Jaqen is a man of many talents and skills, but the most notable is his ability to blend into the background by taking on a new face, and a completely new persona to match it. He can, in fact, take on a new face with the same ease that normal people might adopt a new name. That is a unique skill... but not an impossible one to put on your character sheet. All you need are six levels of the Urban Druid archetype, which grants you the power Thousand Faces. This lets you alter yourself at-will, becoming any Small or Medium humanoid creature. The class also grants you bonuses against divination and enchantments (since a magical disguise won't work if diviners can simply zero in on your position), as well as access to a domain. Of the available choices, Knowledge is best for those who want to focus on becoming a part of the scenery, and Repose is more useful for those who will deal with the dead and the dying.
In addition to the class features, simple druid spells like Pass Without Trace or Invisibility to Animals can make it possible for an assassin to slip right into a camp, past watch dogs, kill a target, and then walk right out again with no one the wiser until morning. This is in addition to other useful spells that let you endure elements, heal yourself, and even collect information from animals in an area to help you form a plan of attack.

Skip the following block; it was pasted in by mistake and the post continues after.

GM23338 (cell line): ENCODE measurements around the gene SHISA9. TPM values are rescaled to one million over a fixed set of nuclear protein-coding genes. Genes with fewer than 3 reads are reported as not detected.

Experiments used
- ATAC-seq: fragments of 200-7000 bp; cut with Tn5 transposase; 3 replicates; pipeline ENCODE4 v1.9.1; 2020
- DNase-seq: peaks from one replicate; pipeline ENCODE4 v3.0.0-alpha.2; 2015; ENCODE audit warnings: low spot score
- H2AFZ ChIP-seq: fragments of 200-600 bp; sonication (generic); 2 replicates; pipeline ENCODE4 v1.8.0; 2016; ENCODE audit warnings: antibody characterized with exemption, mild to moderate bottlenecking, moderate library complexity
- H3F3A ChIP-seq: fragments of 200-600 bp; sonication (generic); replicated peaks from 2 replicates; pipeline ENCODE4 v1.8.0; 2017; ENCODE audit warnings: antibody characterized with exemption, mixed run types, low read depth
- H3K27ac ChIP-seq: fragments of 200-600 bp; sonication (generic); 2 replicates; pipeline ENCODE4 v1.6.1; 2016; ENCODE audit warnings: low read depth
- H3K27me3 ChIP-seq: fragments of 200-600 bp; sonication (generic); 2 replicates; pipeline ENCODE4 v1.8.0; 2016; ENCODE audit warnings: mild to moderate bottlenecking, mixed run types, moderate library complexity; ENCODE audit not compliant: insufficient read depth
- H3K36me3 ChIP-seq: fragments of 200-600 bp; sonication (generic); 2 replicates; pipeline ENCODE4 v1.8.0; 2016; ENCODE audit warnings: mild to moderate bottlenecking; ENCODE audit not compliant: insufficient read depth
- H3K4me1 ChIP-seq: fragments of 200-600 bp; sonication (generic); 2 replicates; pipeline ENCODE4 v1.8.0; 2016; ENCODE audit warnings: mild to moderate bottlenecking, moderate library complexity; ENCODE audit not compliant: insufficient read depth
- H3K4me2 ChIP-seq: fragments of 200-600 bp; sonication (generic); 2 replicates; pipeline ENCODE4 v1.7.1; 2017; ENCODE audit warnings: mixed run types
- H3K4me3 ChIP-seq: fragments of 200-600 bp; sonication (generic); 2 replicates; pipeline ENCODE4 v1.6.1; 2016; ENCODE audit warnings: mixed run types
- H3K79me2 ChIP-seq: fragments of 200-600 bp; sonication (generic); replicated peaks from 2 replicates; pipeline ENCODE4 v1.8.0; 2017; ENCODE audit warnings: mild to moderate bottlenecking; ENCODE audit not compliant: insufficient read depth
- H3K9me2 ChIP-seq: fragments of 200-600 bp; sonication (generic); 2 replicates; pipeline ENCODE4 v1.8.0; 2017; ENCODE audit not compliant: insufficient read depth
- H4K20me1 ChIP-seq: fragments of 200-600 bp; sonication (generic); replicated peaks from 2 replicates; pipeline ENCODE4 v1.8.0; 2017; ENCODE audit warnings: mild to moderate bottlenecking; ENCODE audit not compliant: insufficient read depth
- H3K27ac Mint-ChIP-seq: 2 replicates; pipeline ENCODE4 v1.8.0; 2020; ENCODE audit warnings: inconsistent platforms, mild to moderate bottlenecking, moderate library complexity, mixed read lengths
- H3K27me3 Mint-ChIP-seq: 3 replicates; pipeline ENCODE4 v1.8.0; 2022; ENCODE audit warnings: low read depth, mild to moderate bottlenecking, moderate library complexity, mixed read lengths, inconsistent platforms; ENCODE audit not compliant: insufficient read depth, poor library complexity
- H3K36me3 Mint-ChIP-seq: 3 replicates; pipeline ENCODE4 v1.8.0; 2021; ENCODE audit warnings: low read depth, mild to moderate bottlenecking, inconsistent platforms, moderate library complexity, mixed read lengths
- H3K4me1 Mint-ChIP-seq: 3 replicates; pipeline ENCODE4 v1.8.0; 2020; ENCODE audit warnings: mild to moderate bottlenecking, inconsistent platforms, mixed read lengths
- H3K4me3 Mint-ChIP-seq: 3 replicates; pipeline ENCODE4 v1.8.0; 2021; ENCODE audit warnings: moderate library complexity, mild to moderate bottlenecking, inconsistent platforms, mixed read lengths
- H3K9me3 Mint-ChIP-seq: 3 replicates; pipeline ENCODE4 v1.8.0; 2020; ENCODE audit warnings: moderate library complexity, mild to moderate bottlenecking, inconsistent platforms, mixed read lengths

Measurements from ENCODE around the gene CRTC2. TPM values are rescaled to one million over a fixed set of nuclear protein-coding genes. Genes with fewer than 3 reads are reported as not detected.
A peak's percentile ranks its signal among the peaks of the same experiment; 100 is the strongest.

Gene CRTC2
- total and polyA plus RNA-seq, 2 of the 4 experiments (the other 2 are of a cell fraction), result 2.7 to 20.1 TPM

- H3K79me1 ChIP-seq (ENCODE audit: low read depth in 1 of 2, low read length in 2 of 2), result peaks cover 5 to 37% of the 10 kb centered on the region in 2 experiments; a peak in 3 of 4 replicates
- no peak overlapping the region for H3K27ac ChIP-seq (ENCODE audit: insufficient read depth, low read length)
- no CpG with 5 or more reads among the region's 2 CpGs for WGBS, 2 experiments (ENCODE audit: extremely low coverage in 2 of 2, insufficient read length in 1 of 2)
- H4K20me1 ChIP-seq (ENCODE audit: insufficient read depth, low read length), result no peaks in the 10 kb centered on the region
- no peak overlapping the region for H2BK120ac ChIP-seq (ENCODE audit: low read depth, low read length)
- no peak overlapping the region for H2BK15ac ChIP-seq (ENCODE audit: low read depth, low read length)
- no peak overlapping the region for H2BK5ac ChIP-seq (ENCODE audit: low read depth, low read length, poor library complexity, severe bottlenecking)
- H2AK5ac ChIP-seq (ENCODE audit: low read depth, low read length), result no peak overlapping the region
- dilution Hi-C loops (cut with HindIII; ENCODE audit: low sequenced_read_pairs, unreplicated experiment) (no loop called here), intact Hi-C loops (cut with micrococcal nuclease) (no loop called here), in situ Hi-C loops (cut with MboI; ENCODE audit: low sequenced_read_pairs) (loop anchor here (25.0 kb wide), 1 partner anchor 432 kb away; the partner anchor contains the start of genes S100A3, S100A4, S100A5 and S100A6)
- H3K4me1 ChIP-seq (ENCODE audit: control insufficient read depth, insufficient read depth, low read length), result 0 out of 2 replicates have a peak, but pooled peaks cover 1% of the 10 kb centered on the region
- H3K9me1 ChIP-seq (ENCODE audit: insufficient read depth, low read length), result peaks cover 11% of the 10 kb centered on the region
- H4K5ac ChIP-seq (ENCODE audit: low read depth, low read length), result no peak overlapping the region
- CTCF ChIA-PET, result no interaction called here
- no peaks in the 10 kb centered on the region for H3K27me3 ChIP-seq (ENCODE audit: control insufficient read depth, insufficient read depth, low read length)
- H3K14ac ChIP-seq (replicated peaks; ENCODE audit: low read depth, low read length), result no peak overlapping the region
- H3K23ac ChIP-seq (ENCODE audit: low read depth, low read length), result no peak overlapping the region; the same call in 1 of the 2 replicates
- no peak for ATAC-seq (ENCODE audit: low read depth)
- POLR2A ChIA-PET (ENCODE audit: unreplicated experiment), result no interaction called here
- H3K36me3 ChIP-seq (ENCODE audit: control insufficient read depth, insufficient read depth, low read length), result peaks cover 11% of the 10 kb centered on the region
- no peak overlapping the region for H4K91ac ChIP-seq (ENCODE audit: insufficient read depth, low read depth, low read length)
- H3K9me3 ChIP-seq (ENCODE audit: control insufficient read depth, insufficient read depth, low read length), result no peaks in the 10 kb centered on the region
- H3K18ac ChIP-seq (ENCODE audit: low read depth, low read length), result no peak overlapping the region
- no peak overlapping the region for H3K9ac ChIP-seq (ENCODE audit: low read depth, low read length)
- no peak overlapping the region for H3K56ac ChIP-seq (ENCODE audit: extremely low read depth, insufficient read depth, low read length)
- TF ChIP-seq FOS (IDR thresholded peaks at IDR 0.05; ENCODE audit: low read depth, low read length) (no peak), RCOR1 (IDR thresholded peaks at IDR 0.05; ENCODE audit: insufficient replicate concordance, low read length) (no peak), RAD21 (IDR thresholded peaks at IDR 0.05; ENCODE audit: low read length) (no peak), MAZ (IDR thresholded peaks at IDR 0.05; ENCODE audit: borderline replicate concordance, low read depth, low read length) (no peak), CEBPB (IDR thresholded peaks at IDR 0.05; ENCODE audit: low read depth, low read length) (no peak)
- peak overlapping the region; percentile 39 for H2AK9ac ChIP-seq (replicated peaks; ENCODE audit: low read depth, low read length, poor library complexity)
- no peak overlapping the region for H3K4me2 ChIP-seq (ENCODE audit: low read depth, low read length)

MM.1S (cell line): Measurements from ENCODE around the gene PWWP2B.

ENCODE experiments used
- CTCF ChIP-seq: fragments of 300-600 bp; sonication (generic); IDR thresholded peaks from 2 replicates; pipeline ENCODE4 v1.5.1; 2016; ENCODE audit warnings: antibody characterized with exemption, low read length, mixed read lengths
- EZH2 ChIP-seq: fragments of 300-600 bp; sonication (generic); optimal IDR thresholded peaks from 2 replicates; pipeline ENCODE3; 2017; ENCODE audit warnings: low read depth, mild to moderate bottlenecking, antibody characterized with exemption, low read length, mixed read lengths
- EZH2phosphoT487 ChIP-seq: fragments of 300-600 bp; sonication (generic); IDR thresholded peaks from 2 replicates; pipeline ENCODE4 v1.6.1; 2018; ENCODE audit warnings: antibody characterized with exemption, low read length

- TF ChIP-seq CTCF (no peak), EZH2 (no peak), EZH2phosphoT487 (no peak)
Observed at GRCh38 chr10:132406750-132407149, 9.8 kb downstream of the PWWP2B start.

In order to expand your repertoire of both skills and abilities, it's a good idea to take at least 1 level of rogue. If you plan on sneaking past traps, then a straight rogue will do the job, but if you plan to operate in populated areas without tripwires and explosive runes, it might be a good idea to take a level of the Poisoner archetype. We've seen how the Faceless Men, and their apprentices, make use of chemical concoctions to bring death, even if it isn't the preferred tool for the character in question.
Lastly, in order to truly embody a role, you top the classes off with the Master Spy prestige class. The Master Spy allows you to evade lie-detecting magic, resist or nullify divination to find you, or to find out about you. It allows you to hide magical auras, and lets you assume new disguises quickly. It also gives you additional sneak attack, and the all important Death Attack ability that allows you to instantly assassinate a target after three rounds of study. Even more necessary, though, it allows you to touch someone, and to become that person entirely as far as magical detection is concerned. A truly dangerous power for a crafty assassin, and one that could support the theory that Jaqen H'ghar may well have been Syrio Forel (of course, we won't know until the series is over... if then).
Feats and Skills
Again, a Faceless Man is not someone who stands toe-to-toe with his enemies, but rather someone who attempts to be unnoticed. The oyster seller with the friendly smile, the old man begging for alms, or even the prostitute wrapped in silk... they take on the roles of unseen servants and forgotten faces in the crowd. That is not to say that they are only useful in these situations, only that those times are when they are most powerful.